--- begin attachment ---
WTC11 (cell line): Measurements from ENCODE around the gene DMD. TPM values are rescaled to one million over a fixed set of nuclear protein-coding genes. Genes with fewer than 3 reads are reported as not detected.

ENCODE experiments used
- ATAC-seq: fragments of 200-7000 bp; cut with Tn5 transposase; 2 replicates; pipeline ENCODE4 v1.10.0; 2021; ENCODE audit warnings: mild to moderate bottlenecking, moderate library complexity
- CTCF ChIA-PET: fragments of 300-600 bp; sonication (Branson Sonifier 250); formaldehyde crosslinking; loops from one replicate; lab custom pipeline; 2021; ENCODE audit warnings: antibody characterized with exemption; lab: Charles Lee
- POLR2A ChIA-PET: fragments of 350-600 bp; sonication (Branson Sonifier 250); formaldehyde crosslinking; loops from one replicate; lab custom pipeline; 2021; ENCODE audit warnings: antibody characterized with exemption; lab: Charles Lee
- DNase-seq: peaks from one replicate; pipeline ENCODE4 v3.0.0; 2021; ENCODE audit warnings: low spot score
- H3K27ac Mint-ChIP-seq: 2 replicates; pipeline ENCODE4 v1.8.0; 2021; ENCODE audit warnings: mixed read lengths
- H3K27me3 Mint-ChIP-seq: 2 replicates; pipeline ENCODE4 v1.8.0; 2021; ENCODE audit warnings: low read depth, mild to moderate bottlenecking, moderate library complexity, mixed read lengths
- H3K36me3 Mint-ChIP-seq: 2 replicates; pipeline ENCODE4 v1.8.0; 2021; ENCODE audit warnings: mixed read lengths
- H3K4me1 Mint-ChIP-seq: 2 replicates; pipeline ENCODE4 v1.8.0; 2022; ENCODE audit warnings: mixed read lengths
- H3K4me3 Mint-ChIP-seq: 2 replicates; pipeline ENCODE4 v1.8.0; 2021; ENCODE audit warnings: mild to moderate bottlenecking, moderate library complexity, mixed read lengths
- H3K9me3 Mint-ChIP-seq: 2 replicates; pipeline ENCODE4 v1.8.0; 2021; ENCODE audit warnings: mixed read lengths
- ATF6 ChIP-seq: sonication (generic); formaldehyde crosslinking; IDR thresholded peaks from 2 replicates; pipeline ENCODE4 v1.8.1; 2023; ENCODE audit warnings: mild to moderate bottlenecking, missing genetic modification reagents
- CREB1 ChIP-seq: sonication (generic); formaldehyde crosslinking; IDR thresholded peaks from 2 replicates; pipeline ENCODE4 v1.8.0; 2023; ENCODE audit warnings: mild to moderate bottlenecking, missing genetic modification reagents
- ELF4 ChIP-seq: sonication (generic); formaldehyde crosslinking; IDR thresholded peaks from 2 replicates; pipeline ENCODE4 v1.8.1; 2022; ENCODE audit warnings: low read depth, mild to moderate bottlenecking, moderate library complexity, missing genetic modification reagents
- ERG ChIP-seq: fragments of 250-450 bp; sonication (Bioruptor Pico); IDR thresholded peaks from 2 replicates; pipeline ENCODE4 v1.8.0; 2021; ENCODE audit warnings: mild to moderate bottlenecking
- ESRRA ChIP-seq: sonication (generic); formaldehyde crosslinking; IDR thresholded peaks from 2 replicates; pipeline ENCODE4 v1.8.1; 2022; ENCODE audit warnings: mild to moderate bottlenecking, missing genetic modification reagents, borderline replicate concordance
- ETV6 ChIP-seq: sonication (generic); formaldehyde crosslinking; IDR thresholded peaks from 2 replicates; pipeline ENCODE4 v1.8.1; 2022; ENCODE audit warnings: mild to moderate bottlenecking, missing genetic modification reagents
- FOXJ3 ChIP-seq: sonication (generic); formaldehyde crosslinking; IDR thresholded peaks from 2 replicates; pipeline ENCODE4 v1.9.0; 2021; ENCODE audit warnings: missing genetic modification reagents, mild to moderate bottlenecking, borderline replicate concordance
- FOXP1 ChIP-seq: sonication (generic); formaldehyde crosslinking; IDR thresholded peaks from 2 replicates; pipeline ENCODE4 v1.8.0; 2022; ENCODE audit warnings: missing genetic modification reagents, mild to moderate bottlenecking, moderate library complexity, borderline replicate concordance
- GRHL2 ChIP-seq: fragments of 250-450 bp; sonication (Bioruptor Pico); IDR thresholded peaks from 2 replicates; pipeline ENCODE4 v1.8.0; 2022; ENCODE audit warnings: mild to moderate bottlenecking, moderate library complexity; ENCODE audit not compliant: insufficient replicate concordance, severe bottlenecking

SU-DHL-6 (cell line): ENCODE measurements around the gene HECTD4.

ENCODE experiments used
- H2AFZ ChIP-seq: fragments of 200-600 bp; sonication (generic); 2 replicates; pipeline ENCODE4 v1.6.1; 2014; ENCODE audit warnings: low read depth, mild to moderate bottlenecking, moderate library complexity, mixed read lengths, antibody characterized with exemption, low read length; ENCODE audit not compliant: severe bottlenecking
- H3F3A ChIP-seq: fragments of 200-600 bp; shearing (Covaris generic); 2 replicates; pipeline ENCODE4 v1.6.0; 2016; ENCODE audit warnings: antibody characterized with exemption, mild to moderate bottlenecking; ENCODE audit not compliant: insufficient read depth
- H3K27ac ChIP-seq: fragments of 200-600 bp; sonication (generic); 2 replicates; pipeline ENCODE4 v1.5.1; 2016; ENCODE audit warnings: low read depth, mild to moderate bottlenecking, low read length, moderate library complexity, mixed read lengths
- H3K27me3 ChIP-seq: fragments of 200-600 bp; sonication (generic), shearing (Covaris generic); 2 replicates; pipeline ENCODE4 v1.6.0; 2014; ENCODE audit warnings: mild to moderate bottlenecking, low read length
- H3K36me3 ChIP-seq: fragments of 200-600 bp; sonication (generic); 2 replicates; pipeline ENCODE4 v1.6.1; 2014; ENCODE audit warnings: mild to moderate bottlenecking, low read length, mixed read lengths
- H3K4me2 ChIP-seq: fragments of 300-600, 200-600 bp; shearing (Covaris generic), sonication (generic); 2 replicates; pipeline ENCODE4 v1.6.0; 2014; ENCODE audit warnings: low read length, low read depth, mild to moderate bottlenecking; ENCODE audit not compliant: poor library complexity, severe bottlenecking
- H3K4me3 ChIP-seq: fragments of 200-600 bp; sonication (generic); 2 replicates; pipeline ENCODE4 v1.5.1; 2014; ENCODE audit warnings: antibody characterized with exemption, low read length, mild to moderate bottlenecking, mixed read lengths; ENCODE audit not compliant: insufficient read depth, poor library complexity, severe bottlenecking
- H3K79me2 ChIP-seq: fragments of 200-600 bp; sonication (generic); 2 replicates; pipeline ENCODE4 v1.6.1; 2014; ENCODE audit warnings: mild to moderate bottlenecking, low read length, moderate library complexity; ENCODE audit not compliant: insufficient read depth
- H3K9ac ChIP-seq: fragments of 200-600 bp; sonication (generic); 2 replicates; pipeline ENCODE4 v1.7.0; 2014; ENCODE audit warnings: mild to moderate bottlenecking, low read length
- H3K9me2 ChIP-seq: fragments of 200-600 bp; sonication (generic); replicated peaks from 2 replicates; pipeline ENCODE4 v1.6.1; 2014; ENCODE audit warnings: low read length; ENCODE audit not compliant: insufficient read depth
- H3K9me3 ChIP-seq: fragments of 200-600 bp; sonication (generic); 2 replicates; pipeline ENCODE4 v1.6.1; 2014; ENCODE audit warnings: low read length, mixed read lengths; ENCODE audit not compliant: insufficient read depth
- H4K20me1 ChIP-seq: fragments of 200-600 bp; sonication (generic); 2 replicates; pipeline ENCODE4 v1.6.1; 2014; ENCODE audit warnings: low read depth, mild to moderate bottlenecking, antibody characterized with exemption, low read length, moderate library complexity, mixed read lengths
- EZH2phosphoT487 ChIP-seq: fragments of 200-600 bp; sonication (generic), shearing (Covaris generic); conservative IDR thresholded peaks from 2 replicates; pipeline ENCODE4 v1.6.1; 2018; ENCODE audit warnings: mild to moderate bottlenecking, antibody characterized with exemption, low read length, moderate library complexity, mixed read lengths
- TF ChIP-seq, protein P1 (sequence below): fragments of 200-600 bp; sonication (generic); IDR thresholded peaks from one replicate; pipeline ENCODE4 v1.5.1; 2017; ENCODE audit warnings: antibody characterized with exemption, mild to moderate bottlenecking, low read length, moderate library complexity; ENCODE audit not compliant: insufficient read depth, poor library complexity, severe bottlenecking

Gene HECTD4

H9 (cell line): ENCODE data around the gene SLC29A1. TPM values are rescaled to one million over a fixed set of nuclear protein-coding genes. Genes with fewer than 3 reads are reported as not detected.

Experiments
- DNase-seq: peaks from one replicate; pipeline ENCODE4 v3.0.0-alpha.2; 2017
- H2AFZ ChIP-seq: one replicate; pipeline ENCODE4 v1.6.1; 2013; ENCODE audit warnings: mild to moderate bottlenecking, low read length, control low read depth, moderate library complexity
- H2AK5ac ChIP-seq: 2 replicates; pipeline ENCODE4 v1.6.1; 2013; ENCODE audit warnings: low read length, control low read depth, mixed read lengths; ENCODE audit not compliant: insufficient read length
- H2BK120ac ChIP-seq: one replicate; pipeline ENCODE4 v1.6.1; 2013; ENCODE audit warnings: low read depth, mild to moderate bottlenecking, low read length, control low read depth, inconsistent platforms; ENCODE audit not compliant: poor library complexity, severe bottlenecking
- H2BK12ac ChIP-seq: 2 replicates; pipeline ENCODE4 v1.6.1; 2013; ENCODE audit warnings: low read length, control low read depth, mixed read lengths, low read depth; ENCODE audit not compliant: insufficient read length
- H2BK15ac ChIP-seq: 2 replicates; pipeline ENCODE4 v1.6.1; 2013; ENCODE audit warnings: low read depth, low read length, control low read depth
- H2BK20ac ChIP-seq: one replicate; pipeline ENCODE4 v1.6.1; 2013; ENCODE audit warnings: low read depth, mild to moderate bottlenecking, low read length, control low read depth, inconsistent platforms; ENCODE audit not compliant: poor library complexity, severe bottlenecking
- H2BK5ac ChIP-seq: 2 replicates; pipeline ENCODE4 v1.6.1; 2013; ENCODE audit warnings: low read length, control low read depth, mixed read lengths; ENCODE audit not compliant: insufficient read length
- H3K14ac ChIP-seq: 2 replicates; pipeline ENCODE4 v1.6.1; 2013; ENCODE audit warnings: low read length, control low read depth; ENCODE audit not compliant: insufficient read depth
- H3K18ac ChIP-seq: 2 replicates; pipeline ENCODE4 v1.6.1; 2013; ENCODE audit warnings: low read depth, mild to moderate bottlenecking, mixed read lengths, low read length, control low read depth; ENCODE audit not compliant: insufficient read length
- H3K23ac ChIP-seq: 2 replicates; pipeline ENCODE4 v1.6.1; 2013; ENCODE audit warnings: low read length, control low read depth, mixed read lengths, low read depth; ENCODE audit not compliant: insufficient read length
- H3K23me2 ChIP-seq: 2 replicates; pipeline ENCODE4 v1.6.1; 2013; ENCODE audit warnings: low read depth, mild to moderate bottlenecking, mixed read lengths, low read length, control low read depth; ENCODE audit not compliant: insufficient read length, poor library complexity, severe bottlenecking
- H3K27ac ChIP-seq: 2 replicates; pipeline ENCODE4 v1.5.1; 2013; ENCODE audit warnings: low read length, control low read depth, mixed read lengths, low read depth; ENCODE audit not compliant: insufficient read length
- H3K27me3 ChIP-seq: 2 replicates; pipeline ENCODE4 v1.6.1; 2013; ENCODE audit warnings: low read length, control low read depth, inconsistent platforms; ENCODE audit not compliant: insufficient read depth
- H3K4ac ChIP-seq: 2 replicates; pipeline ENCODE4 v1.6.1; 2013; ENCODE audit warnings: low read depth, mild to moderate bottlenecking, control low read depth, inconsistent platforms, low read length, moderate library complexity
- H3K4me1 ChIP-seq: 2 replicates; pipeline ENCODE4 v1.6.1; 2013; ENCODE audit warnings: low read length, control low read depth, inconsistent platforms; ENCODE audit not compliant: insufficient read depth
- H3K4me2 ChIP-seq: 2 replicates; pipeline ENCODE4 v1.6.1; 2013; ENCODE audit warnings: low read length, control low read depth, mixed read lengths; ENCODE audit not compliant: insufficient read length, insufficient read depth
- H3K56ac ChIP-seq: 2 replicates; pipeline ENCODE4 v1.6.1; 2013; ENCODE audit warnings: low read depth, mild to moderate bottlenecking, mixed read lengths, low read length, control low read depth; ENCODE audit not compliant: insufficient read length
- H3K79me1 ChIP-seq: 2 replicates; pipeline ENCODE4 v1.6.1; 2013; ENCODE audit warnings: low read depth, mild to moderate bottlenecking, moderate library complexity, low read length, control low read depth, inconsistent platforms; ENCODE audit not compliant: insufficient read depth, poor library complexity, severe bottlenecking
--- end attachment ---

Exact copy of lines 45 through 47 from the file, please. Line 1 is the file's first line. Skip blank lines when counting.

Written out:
- H2BK12ac ChIP-seq: 2 replicates; pipeline ENCODE4 v1.6.1; 2013; ENCODE audit warnings: low read length, control low read depth, mixed read lengths, low read depth; ENCODE audit not compliant: insufficient read length
- H2BK15ac ChIP-seq: 2 replicates; pipeline ENCODE4 v1.6.1; 2013; ENCODE audit warnings: low read depth, low read length, control low read depth
- H2BK20ac ChIP-seq: one replicate; pipeline ENCODE4 v1.6.1; 2013; ENCODE audit warnings: low read depth, mild to moderate bottlenecking, low read length, control low read depth, inconsistent platforms; ENCODE audit not compliant: poor library complexity, severe bottlenecking